Once we reach the topic of the individual marking practices of academics, the issues are equally complicated but also deeply personal, relating as they do to an individual’s established practice and preferences. There are some general issues around the ability of systems to deal with mathematical and scientific or musical notation but, aside from this, many of the issues relate to personal preferences as to whether or not tutors like to mark on screen. For those who are prepared to undertake e-marking there is also a distinction between online or off-line marking.
‘Academic staff have to make the biggest adjustment for probably the smallest gain with the transfer to e-marking. Lots of wins for the admin staff and students but academics have to sit at a screen for long periods.’
‘Staff resistance to online marking is much less than it was a few years ago though there are still pockets of dissent.’
Reported benefits of e-marking for academic staff include:
– the convenience of not having to collect and carry large quantities of paper
– the convenience of electronic filing
– the security of having work backed up on an online system
– the ability to moderate marks without having to physically exchange paper
– the increased speed and efficiency of being able to reuse common comments
– improved morale through not having to write out repeated comments
– the convenience of being able to undertake originality checking in the same environment as marking
– improved clarity of marking and feedback (especially the ability to include lengthy comments at the appropriate point in the text)
– improved consistency of marking
– ability to add audio comments and annotations as well as typed comments
The issues relating to improved clarity (particularly not having to decipher handwriting) and consistency as well as the security and convenience of the medium are also the main benefits to students.
In a post on the EMA blog we look at recent research into experiences of online marking and in particular at the work of the University of Huddersfield EBEAM project which undertook a detailed analysis of staff attitudes to the topic and effective approaches to encouraging different types of staff to adopt new working practices. The discourse of resistance to online marking appears to be highly personalised e.g. some older members of staff may cite eye-strain as an issue with online marking whereas others of the same age group would cite the affordances of technology to adapt to their personal needs and make reading easier.
The University of Huddersfield concluded that a strongly directive approach to e-marking is likely to be counter-productive and that academics should be allowed to continue working in the way in which they feel most comfortable whilst the institution continues to emphasise the benefits of e-marking and reward those adopting the practice through a reduction in administrative duties: ‘… it is important to build a strategy and a system which provides each group with the support they need but also offers rewards and applies pressure in a consistent way such that moving away from paper–‐based marking and into e-marking makes the most sense to as many of them as possible.’ (Huddersfield)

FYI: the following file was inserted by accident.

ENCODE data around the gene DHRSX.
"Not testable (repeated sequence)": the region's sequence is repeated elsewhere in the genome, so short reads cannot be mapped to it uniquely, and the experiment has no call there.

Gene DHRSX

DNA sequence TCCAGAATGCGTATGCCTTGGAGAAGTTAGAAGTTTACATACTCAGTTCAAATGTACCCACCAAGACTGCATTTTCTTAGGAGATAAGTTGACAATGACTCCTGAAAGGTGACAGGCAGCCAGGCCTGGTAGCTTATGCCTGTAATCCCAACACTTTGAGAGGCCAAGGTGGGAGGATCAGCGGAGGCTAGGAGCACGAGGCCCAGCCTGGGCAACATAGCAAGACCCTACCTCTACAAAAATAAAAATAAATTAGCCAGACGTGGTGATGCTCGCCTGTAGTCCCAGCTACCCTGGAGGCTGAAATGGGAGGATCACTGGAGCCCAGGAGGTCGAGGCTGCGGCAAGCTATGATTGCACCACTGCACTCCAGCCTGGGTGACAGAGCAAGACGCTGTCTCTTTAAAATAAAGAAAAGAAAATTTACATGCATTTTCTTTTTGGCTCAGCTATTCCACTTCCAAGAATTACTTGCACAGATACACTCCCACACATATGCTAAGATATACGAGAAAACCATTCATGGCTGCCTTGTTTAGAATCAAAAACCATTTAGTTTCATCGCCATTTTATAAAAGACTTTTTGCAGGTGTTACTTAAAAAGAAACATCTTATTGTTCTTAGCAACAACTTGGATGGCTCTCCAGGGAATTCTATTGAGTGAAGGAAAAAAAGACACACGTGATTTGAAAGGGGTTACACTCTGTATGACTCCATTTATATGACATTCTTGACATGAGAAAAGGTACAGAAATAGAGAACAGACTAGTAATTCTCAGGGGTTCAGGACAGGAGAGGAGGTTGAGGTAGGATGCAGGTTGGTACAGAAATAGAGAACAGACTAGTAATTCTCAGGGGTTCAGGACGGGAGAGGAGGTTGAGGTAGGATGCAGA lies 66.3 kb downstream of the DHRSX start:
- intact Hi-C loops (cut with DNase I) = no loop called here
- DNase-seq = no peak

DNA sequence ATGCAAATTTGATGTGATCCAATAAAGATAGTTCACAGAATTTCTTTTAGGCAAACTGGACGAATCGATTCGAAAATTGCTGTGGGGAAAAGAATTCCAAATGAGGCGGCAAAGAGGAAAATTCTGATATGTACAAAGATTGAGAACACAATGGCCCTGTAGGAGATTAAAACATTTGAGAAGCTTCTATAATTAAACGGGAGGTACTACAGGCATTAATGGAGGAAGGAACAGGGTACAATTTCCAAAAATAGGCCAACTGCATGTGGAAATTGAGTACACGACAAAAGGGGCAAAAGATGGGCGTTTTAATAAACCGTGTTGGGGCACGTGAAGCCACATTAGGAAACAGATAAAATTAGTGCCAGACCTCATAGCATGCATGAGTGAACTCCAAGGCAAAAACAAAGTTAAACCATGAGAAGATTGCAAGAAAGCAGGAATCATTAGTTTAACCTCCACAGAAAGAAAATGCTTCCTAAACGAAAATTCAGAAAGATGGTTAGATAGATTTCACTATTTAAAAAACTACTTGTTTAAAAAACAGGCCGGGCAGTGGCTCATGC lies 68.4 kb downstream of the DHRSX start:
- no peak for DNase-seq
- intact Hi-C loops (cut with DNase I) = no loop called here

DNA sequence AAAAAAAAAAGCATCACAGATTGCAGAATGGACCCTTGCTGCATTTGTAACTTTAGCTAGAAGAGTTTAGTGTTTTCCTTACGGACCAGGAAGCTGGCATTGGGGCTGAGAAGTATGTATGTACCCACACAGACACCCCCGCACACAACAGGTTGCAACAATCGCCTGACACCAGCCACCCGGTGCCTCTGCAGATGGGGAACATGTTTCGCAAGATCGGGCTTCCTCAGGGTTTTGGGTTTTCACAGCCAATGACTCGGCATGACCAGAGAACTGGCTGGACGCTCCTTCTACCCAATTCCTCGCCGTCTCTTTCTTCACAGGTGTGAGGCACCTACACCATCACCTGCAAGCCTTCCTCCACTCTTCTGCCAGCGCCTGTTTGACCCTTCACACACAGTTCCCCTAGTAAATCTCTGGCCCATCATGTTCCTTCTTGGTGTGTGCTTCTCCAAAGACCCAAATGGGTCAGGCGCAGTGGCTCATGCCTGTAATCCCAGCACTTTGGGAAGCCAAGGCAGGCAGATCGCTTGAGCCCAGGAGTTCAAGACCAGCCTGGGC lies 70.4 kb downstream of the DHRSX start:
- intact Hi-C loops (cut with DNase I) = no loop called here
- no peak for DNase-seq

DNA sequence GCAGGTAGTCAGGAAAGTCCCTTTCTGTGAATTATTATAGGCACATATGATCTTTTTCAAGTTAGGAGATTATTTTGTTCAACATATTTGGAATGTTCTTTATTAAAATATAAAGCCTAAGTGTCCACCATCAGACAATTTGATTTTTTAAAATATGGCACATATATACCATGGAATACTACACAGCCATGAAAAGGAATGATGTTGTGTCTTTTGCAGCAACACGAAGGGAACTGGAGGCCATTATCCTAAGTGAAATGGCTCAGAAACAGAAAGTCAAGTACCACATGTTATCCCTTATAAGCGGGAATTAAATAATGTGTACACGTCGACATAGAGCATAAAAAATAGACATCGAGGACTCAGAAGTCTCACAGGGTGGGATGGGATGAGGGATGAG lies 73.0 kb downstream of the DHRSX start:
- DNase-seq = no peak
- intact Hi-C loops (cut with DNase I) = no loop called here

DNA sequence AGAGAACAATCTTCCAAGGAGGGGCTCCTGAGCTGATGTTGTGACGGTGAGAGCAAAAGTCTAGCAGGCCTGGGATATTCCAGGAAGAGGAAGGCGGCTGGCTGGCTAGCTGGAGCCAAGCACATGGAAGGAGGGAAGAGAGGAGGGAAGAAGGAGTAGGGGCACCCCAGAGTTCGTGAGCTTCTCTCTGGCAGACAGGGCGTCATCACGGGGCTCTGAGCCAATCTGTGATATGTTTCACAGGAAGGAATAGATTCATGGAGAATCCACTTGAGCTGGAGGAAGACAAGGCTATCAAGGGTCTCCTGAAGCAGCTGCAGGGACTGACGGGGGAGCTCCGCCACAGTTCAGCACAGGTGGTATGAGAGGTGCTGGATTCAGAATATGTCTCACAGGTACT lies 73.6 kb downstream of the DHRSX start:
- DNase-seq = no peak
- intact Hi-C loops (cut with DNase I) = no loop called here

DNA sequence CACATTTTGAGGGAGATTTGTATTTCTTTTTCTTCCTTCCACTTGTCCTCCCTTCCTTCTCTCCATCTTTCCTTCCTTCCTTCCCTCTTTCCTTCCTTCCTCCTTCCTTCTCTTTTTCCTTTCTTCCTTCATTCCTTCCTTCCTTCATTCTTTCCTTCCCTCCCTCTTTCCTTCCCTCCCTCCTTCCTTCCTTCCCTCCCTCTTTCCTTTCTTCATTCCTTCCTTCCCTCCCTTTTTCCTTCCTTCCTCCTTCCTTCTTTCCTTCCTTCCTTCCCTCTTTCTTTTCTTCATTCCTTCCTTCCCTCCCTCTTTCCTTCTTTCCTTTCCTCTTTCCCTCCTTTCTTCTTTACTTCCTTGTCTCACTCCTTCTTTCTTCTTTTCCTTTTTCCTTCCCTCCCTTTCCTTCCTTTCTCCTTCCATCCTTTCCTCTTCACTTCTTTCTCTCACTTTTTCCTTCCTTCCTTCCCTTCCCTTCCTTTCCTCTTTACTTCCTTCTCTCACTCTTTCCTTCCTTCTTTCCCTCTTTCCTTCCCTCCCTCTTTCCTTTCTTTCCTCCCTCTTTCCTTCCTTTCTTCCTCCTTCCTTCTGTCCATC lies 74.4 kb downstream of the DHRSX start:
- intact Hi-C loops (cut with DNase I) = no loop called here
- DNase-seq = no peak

The Jisc EMA blog has a discussion on ‘The right tools for the job’ that looks at the affordances of different marking tools. In the context of the quote below, ‘online marking’ refers to marking whilst continuously connected to the Internet, whereas ‘electronic marking’ includes both this element as well as marking on computer whilst not physically connected to the Internet.
‘… staff (and the University) confuse electronic marking with online marking and thus electronic marking tends to mean online marking which tends to mean GradeMark. There is thus a tendency to only (or to a large extent) support GradeMark as people perceive it to be the tool that the University want them to use. So, excessive focus on the tool as opposed to the process of providing electronic feedback. We should offer flexibility to staff in how they want to provide feedback. If there is a desire to support electronic marking (and not just feedback), then a (any) University should offer support for various forms of marking and various tools and not just concentrate on a single tool (or allow staff to think that is the only tool).’
The ability to support off-line marking is a big issue for many institutions not least because downloading submissions compromises anonymity in many systems which automatically add the student name when files are downloaded. The Turnitin product now supports off-line marking on an iPad only but there are reported issues with information being overwritten when changing between devices or during the moderation process although this is an issue across all marking platforms.
‘Off-line marking of submitted work is a big demand that cannot be met by our present processes if we maintain our anonymous marking policy.’
MMU guidance on Marking and production of feedback.